I know we have the same conversation every time some new contemporary author is compared to Agatha Christie but it’s the kind of thing that bears repeating. Modern readers really underestimate her skills. It seems as though all you need to do these days to be compared to her is either mention her/her books or write a small scale crime thriller. By small scale, I mean not one of these overly dark, psychological thrillers but more of a slow burner that revolves around a domestic or small setting. Here’s the thing: Agatha Christie knew what she was doing. She understood people, she understood motivation, and she understood murder. She had the ability to shock and she knew exactly what her readers wanted. Her books are light on detail and character study because they don’t need it. They do what they set out to do. She wasn’t an indulgent writer because she understood how to craft the perfect whodunnit. She didn’t need gimmicks or excess plot to distract her readers. She hid everything in plain sight. Something writers these days tend to struggle with.
If you were to ask me which Agatha Christie novel is my favourite, I would give you one of two answers. The first answer, and the real one, would be And Then There Were None. It’s an obvious choice but it’s the right one. It is the best book she ever wrote and is one of the best-crafted thrillers ever written. The twist has to be one of the best in literary history. It still gets me no matter how many times I reread it. Not in the sense that I forget but in the sense that I can’t see it coming. Her red herrings are perfect. It makes so much sense but it almost comes out of nowhere. So, yeah, that’s my real answer. However, I might also tell you that it’s The Murder of Roger Ackroyd. Partly because the Indie Kid in me likes to be different and pretty much everyone says And Then There Were None. The other reason? Roger Ackroyd was iconic. It was groundbreaking. It was the first novel to do what it did. The twist might be a cliche now but you have to respect the book that started the trend.
So, I’m not going to lie to you. Yet again, I haven’t finished a book. It’s been a hectic week and I’ve been feeling shit. So, reading has taken a bit of a backseat. I’m away this weekend and I wanted to get ahead with posts so I didn’t have to worry about anything. I’ve been writing and taking photos in every spare second. Because I’m away in London this weekend. I’m finally getting to see Hamilton and I have no words for how excited I am. I can’t… WAIT FOR IT. Geddit? Aaah. Anyway, in the absence of a review and, needing to write something, I decided it was the perfect time to do the Hamilton Book Tag. This is a super old tag but if I’m not going to do it now when am I? I found this on DreamlandBookBlog but I think it was created on YouTube by Maureen Keavy. Either way, I’m doing it now.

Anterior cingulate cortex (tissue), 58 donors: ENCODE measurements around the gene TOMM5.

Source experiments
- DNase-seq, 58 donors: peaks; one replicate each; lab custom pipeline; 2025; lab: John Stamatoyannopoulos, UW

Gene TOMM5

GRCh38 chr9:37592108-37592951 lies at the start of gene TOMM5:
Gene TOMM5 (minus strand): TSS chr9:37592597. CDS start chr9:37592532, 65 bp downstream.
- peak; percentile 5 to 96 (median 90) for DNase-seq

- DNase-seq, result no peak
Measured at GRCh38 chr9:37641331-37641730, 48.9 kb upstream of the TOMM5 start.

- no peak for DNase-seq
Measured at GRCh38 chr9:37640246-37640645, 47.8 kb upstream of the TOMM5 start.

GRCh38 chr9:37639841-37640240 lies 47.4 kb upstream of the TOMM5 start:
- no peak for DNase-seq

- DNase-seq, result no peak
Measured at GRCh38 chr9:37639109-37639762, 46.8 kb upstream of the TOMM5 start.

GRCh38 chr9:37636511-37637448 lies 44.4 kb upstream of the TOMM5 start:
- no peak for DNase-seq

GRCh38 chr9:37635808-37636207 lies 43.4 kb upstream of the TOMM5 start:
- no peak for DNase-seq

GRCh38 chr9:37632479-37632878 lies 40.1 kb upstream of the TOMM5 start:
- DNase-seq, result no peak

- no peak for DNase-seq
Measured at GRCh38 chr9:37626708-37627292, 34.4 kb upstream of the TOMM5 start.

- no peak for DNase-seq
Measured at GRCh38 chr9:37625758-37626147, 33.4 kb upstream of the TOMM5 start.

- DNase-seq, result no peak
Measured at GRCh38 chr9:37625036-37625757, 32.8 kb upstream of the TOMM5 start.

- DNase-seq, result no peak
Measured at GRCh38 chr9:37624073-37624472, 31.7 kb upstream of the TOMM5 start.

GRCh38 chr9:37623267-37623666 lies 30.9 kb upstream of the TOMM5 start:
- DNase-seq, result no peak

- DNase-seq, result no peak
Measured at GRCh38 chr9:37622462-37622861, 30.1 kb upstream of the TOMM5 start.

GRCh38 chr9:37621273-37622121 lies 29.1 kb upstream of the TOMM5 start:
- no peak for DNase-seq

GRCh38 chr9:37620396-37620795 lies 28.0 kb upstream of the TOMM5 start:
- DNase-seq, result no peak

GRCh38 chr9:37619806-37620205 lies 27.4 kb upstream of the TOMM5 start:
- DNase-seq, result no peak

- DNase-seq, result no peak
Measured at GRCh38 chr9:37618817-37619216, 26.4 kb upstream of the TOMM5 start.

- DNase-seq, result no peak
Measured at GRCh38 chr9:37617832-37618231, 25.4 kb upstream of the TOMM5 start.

Let’s look back to the end of 2017 when I foolishly decided that I would reread Murder on the Orient Express before I watched Kenneth Branagh’s film adaptation. Unfortunately, I started reading Autumn by Ali Smith and it took me all fucking month to get through it. So, I decided that this was the year when I would finally do it. And, today, nearly a whole month later, I closed the final page. I should just realise that December isn’t my reading month but, if I start doing that, I’d then have to admit that no month is my reading month. It’s why I can’t ever set myself a reading challenge unless it’s read 1 book. But, let’s not get too bogged down with 2019. We’re still in 2018 and, unless I miraculously gain the ability to read super quickly, this will be the last book I finish this year. So, let’s make this review a good ‘un.
We’re only 6 days from Christmas day and I’m feeling anything but festive. Forget one of my dark days, it’s been a dark week so far. I understand that the idea of being completely happy in your job is a lie that we’ve been fed since childhood but I was, at least, hoping the happy moments would outweigh the sad. Not this week. Out of the 4 shifts I’ve done so far this week, I’ve come away wanting to sit in the dark and cry after 3 of them. Which has had a massive knock-on effect on my reading so I’m nowhere near finishing Murder on the Orient Express. It’s a rereading so, realistically, I could still have written a review of it but, to be honest, I just want to go to bed and forget this week ever happened. So, I went searching for an easy book tag to fill in the space in my schedule and even that proved to be too draining. And now I’m sat here feeling defeated and quite pathetic for letting this get to me so much. I hate being the kind of person who constantly moans about work and who gets so upset about it. But, unfortunately, some days there are just so many frustrating things that, instead of washing over my head, they just end up drowning me. Still, I’d hate myself just as much if I didn’t get a post up, so I searched the internet for an appropriately Christmassy tag. Let’s see how this goes.